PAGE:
10 September 2012 Three United Nations independent experts today strongly condemned the destruction of Sufi religious and historic sites in various parts of Libya, as well as the intimidation and excessive use of force against unarmed protesters opposing the destruction.
“The attacks on Sufi religious sites require a swift and rigorous response by the authorities, without which they are likely to continue and spread,” according to a joint statement from the UN Special Rapporteur on freedom of religion or belief, Heiner Bielefeldt; the UN Special Rapporteur in the field of cultural rights, Farida Shaheed; and the UN Independent Expert on minority issues, Rita Izsák.
“These events amount to the violation of numerous human rights provisions,” they added.
They also urged the Libyan authorities to take all necessary measures to protect places of cultural and religious significance that may also be threatened, and expressed concern at reports that the Libyans authorities did not seek to stop the destruction.
Libya has been undergoing a democratic transition over the past year. In July, it held its first free elections in decades, in the wake of the toppling of the regime of Muammar al-Qadhafi. The former leader ruled the North African country for more than 40 years until a pro-democracy uprising last year – similar to the protests in other countries in the Middle East and North Africa – led to civil war and the end of his regime.
According to the experts, the destruction of Libyan Sufi sites started in October 2011 in the capital, Tripoli, and continued in other parts of Libya this year.
In August, several sites were destroyed, including one of Libya’s most important Sufi shrines, Sidi Abdul- Salam al-Asmar al-Fituri in Zliten, and the Al-Sha’ab Mosque in central Tripoli. Tombs were desecrated and libraries were also targeted.
According to media reports, ultra-conservative Islamists were responsible for the damage, reportedly with the acquiescence of members of the security forces. The sites are revered by Sufis, a branch of Islam known for its moderation but considered heretical by some branches of the Islamic faith.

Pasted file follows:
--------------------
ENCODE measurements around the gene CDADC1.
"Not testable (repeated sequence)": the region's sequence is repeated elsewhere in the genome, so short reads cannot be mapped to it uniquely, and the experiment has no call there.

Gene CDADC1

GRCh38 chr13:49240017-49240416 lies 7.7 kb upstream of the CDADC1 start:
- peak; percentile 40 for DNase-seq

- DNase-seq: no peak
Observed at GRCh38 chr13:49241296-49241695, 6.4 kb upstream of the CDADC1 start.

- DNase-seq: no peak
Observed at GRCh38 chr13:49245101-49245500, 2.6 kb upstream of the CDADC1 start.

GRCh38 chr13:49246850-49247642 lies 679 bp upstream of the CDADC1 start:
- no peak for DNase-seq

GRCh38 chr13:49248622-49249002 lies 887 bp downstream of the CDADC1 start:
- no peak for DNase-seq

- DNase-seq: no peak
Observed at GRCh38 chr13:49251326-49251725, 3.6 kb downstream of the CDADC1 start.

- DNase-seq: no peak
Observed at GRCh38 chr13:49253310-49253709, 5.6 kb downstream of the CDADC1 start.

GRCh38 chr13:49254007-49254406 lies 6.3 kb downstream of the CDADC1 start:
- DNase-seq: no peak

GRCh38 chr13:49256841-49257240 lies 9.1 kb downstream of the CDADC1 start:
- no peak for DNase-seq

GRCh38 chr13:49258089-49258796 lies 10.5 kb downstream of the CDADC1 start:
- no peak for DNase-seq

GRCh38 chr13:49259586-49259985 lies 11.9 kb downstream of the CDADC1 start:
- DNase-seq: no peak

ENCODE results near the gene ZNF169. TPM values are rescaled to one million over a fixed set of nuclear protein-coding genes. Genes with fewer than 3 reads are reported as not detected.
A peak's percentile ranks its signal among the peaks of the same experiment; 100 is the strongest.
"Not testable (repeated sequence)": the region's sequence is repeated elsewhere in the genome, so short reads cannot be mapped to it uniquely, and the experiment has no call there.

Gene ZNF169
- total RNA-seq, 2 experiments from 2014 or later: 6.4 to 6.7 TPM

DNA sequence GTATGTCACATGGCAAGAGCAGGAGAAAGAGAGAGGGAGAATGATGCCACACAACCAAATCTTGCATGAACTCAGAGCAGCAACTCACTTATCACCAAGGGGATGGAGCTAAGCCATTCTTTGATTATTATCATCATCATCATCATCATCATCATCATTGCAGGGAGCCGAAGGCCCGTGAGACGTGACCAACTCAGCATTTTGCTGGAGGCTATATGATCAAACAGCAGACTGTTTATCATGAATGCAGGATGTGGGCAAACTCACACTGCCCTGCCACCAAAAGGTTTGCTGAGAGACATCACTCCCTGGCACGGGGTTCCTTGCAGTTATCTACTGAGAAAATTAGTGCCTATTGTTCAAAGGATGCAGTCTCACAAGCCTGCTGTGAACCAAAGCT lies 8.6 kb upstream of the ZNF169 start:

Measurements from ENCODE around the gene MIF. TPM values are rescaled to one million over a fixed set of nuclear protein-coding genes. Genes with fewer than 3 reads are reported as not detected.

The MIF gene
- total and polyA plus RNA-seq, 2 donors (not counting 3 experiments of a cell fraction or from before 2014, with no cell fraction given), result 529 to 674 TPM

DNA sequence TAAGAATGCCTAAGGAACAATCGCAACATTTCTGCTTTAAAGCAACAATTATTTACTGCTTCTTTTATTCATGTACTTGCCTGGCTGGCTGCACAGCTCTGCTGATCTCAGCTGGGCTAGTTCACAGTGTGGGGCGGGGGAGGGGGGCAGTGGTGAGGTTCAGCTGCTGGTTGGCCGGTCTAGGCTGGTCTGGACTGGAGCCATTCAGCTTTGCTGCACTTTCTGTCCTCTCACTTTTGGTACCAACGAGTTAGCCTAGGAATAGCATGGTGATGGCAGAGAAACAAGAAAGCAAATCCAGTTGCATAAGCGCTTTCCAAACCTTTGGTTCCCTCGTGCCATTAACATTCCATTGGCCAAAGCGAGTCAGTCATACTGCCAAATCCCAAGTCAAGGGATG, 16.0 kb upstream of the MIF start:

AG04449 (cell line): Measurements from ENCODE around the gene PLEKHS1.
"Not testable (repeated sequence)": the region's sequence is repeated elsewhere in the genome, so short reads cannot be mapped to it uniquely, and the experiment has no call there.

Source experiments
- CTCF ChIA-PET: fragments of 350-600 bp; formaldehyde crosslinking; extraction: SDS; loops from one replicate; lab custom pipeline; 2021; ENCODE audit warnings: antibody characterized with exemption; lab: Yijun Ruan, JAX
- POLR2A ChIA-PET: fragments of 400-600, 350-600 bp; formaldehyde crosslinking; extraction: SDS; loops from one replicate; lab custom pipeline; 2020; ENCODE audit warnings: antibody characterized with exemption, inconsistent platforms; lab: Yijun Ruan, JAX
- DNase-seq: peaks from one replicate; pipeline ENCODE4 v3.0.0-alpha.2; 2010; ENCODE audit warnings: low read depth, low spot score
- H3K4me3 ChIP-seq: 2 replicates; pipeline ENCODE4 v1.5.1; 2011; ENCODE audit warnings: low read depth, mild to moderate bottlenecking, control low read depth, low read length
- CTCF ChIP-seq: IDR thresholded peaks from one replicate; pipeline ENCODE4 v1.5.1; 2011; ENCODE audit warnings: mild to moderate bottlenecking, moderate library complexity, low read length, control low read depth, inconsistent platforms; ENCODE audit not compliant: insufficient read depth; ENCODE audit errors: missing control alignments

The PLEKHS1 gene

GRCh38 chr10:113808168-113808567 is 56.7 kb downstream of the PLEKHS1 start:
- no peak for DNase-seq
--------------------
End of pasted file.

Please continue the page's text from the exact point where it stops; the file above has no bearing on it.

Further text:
“Attacks on places of worship and the desecration of cemeteries violate not only the rights of individual believers, but also send an intimidating signal to various communities attached to the places in question,” said Mr. Bielefeldt. “The long term prospects for freedom of religion or belief and religious diversity in the entire country seem to be at stake.”
“These deliberate acts of destruction are attacks on people’s identities, beliefs, their history and their dignity and cannot be tolerated,” added Ms. Shaheed. “Behind these attacks is a desire to eradicate all cultural diversity which reflects our shared humanity.”
On the issue of minority rights, Ms. Izsák expressed her alarm over “the wanton and widespread destruction of important minority religious sites that has taken place before the eyes of the authorities and with no steps to prevent it.”
She also raised concern over the security of minority Sufis in Libya, noting that the destruction “should be an early warning resulting in immediate protection measures for Sufis, and their places of worship, who are evidently at risk of attack.”
Independent experts, or special rapporteurs, are appointed by the Geneva-based human Rights Council to examine and report back on a country situation or a specific human rights theme. The positions are honorary and the experts are not UN staff, nor are they paid for their work.
The UN Educational, Scientific and Cultural Organization (UNESCO) – the UN agency tasked with safeguarding the world’s cultural heritage today – has previously spoken out on the destruction of the sites, with its Director-General, Irina Bokova, calling for a halt to such activities.
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